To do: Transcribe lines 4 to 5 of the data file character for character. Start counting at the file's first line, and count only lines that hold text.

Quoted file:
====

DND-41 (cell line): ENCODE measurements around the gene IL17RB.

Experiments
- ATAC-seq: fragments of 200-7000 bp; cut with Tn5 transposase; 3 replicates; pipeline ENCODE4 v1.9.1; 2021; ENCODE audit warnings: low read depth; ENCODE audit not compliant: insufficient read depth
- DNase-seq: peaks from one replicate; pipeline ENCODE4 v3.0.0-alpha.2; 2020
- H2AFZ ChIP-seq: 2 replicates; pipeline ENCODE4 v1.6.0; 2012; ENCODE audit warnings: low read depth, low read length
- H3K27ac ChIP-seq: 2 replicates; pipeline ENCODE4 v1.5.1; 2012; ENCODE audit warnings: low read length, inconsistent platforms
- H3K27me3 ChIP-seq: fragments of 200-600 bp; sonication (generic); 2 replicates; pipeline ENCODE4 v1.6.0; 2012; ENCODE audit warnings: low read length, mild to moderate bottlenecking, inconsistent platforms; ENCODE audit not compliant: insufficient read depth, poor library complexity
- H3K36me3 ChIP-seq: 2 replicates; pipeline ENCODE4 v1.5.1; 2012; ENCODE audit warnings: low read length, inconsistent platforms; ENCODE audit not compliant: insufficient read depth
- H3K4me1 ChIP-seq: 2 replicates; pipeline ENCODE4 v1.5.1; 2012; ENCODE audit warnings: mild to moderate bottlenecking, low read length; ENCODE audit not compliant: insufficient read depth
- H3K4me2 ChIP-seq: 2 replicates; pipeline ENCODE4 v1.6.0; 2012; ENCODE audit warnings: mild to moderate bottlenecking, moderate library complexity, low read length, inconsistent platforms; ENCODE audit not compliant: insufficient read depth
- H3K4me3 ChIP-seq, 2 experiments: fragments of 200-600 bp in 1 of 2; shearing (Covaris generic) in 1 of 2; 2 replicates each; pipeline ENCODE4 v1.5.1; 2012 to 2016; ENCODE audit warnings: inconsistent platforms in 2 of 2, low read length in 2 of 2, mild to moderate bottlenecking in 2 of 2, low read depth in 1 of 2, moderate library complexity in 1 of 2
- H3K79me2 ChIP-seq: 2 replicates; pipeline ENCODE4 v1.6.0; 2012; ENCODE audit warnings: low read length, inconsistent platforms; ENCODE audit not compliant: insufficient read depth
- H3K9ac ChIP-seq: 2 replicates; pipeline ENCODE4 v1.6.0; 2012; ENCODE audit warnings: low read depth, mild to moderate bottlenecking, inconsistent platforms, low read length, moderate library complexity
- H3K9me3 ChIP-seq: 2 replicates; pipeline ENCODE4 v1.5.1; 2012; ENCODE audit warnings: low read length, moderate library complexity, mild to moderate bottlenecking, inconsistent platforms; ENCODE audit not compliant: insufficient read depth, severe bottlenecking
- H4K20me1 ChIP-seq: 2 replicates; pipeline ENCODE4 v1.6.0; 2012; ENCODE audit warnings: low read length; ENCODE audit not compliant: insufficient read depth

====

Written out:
- DNase-seq: peaks from one replicate; pipeline ENCODE4 v3.0.0-alpha.2; 2020
- H2AFZ ChIP-seq: 2 replicates; pipeline ENCODE4 v1.6.0; 2012; ENCODE audit warnings: low read depth, low read length